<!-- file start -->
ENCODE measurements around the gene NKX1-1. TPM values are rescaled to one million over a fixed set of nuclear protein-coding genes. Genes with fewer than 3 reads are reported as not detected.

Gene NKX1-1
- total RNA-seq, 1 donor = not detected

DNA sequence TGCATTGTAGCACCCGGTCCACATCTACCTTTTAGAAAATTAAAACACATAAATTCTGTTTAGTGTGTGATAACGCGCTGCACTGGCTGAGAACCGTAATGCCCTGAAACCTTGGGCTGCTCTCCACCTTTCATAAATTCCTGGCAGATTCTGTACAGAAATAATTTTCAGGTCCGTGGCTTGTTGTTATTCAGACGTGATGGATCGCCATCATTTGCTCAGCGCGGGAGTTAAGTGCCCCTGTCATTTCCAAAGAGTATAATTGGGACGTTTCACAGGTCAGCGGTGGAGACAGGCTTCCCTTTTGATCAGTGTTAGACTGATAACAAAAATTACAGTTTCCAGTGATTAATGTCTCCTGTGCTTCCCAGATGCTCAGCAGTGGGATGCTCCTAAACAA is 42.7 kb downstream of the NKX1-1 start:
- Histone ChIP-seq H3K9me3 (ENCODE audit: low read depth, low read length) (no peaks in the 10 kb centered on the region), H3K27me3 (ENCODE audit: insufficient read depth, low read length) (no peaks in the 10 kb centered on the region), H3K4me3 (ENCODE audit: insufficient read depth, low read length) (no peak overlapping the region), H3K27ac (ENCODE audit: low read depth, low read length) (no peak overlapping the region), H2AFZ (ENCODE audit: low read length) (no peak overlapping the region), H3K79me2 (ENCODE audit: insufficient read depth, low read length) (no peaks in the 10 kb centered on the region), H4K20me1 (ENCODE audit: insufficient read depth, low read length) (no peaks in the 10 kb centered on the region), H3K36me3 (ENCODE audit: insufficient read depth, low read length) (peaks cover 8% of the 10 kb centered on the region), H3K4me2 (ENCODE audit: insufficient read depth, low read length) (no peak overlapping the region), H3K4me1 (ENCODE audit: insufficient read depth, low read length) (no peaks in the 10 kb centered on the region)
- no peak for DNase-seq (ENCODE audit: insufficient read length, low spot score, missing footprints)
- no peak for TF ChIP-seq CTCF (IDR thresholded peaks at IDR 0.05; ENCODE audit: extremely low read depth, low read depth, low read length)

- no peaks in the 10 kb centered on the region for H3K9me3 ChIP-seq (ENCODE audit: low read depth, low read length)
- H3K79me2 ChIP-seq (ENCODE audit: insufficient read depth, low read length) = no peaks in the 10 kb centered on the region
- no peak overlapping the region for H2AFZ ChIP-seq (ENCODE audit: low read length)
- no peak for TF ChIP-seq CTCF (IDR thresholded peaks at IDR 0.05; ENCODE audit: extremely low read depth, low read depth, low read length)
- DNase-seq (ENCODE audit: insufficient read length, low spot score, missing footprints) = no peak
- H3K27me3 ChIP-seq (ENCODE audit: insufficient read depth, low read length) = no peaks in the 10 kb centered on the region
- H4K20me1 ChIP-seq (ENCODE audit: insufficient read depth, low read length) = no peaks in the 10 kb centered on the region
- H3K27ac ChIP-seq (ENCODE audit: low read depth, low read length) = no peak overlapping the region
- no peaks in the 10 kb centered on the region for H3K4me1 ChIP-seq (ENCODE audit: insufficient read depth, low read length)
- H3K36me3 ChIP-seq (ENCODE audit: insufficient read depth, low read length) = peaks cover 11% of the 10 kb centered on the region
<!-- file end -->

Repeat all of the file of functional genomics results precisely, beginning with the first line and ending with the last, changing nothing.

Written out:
ENCODE measurements around the gene NKX1-1. TPM values are rescaled to one million over a fixed set of nuclear protein-coding genes. Genes with fewer than 3 reads are reported as not detected.

Gene NKX1-1
- total RNA-seq, 1 donor = not detected

DNA sequence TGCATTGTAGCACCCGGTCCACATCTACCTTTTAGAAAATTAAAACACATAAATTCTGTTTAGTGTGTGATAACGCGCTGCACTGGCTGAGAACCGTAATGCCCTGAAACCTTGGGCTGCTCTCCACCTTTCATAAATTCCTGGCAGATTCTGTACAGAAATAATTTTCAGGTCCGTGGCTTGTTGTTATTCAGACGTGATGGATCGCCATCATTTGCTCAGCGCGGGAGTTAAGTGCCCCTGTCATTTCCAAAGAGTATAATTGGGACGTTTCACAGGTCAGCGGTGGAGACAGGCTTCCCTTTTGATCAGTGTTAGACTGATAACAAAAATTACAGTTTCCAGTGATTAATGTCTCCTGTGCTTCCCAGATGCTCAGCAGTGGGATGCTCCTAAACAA is 42.7 kb downstream of the NKX1-1 start:
- Histone ChIP-seq H3K9me3 (ENCODE audit: low read depth, low read length) (no peaks in the 10 kb centered on the region), H3K27me3 (ENCODE audit: insufficient read depth, low read length) (no peaks in the 10 kb centered on the region), H3K4me3 (ENCODE audit: insufficient read depth, low read length) (no peak overlapping the region), H3K27ac (ENCODE audit: low read depth, low read length) (no peak overlapping the region), H2AFZ (ENCODE audit: low read length) (no peak overlapping the region), H3K79me2 (ENCODE audit: insufficient read depth, low read length) (no peaks in the 10 kb centered on the region), H4K20me1 (ENCODE audit: insufficient read depth, low read length) (no peaks in the 10 kb centered on the region), H3K36me3 (ENCODE audit: insufficient read depth, low read length) (peaks cover 8% of the 10 kb centered on the region), H3K4me2 (ENCODE audit: insufficient read depth, low read length) (no peak overlapping the region), H3K4me1 (ENCODE audit: insufficient read depth, low read length) (no peaks in the 10 kb centered on the region)
- no peak for DNase-seq (ENCODE audit: insufficient read length, low spot score, missing footprints)
- no peak for TF ChIP-seq CTCF (IDR thresholded peaks at IDR 0.05; ENCODE audit: extremely low read depth, low read depth, low read length)

- no peaks in the 10 kb centered on the region for H3K9me3 ChIP-seq (ENCODE audit: low read depth, low read length)
- H3K79me2 ChIP-seq (ENCODE audit: insufficient read depth, low read length) = no peaks in the 10 kb centered on the region
- no peak overlapping the region for H2AFZ ChIP-seq (ENCODE audit: low read length)
- no peak for TF ChIP-seq CTCF (IDR thresholded peaks at IDR 0.05; ENCODE audit: extremely low read depth, low read depth, low read length)
- DNase-seq (ENCODE audit: insufficient read length, low spot score, missing footprints) = no peak
- H3K27me3 ChIP-seq (ENCODE audit: insufficient read depth, low read length) = no peaks in the 10 kb centered on the region
- H4K20me1 ChIP-seq (ENCODE audit: insufficient read depth, low read length) = no peaks in the 10 kb centered on the region
- H3K27ac ChIP-seq (ENCODE audit: low read depth, low read length) = no peak overlapping the region
- no peaks in the 10 kb centered on the region for H3K4me1 ChIP-seq (ENCODE audit: insufficient read depth, low read length)
- H3K36me3 ChIP-seq (ENCODE audit: insufficient read depth, low read length) = peaks cover 11% of the 10 kb centered on the region